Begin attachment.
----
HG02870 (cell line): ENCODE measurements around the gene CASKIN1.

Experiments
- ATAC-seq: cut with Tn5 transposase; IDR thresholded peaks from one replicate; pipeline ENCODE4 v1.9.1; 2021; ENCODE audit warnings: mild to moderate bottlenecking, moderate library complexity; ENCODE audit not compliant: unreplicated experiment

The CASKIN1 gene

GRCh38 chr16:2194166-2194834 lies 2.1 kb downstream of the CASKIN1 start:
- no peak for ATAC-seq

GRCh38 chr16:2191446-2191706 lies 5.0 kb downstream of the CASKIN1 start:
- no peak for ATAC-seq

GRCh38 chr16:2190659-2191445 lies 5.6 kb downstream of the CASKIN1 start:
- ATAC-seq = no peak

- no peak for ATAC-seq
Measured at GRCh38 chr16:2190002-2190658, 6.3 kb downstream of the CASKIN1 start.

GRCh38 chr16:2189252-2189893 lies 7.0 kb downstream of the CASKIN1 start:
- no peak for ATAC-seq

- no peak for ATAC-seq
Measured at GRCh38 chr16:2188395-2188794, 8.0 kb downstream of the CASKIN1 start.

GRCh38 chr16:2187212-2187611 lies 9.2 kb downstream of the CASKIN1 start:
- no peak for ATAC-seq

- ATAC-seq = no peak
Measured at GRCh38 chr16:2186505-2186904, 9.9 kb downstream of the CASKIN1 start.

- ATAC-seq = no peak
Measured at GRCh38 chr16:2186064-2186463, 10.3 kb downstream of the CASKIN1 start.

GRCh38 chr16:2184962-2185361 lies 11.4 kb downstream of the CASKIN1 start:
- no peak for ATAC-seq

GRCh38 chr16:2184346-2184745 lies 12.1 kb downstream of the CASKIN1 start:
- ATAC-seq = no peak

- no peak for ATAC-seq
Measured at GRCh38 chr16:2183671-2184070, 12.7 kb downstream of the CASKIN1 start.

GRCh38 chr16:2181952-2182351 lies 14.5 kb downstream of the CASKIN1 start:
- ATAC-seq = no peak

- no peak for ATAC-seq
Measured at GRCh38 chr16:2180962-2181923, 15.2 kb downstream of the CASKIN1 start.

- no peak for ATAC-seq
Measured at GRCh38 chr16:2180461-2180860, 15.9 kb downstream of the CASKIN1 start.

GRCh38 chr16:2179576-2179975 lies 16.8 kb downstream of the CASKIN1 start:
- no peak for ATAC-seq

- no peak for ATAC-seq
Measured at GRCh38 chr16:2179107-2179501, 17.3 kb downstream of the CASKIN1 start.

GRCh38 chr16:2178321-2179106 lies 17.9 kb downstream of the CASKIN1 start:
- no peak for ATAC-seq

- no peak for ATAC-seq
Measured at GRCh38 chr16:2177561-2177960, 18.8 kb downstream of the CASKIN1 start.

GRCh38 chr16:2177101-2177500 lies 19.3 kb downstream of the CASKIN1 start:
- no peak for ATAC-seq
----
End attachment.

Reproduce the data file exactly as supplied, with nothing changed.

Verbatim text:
HG02870 (cell line): ENCODE measurements around the gene CASKIN1.

Experiments
- ATAC-seq: cut with Tn5 transposase; IDR thresholded peaks from one replicate; pipeline ENCODE4 v1.9.1; 2021; ENCODE audit warnings: mild to moderate bottlenecking, moderate library complexity; ENCODE audit not compliant: unreplicated experiment

The CASKIN1 gene

GRCh38 chr16:2194166-2194834 lies 2.1 kb downstream of the CASKIN1 start:
- no peak for ATAC-seq

GRCh38 chr16:2191446-2191706 lies 5.0 kb downstream of the CASKIN1 start:
- no peak for ATAC-seq

GRCh38 chr16:2190659-2191445 lies 5.6 kb downstream of the CASKIN1 start:
- ATAC-seq = no peak

- no peak for ATAC-seq
Measured at GRCh38 chr16:2190002-2190658, 6.3 kb downstream of the CASKIN1 start.

GRCh38 chr16:2189252-2189893 lies 7.0 kb downstream of the CASKIN1 start:
- no peak for ATAC-seq

- no peak for ATAC-seq
Measured at GRCh38 chr16:2188395-2188794, 8.0 kb downstream of the CASKIN1 start.

GRCh38 chr16:2187212-2187611 lies 9.2 kb downstream of the CASKIN1 start:
- no peak for ATAC-seq

- ATAC-seq = no peak
Measured at GRCh38 chr16:2186505-2186904, 9.9 kb downstream of the CASKIN1 start.

- ATAC-seq = no peak
Measured at GRCh38 chr16:2186064-2186463, 10.3 kb downstream of the CASKIN1 start.

GRCh38 chr16:2184962-2185361 lies 11.4 kb downstream of the CASKIN1 start:
- no peak for ATAC-seq

GRCh38 chr16:2184346-2184745 lies 12.1 kb downstream of the CASKIN1 start:
- ATAC-seq = no peak

- no peak for ATAC-seq
Measured at GRCh38 chr16:2183671-2184070, 12.7 kb downstream of the CASKIN1 start.

GRCh38 chr16:2181952-2182351 lies 14.5 kb downstream of the CASKIN1 start:
- ATAC-seq = no peak

- no peak for ATAC-seq
Measured at GRCh38 chr16:2180962-2181923, 15.2 kb downstream of the CASKIN1 start.

- no peak for ATAC-seq
Measured at GRCh38 chr16:2180461-2180860, 15.9 kb downstream of the CASKIN1 start.

GRCh38 chr16:2179576-2179975 lies 16.8 kb downstream of the CASKIN1 start:
- no peak for ATAC-seq

- no peak for ATAC-seq
Measured at GRCh38 chr16:2179107-2179501, 17.3 kb downstream of the CASKIN1 start.

GRCh38 chr16:2178321-2179106 lies 17.9 kb downstream of the CASKIN1 start:
- no peak for ATAC-seq

- no peak for ATAC-seq
Measured at GRCh38 chr16:2177561-2177960, 18.8 kb downstream of the CASKIN1 start.

GRCh38 chr16:2177101-2177500 lies 19.3 kb downstream of the CASKIN1 start:
- no peak for ATAC-seq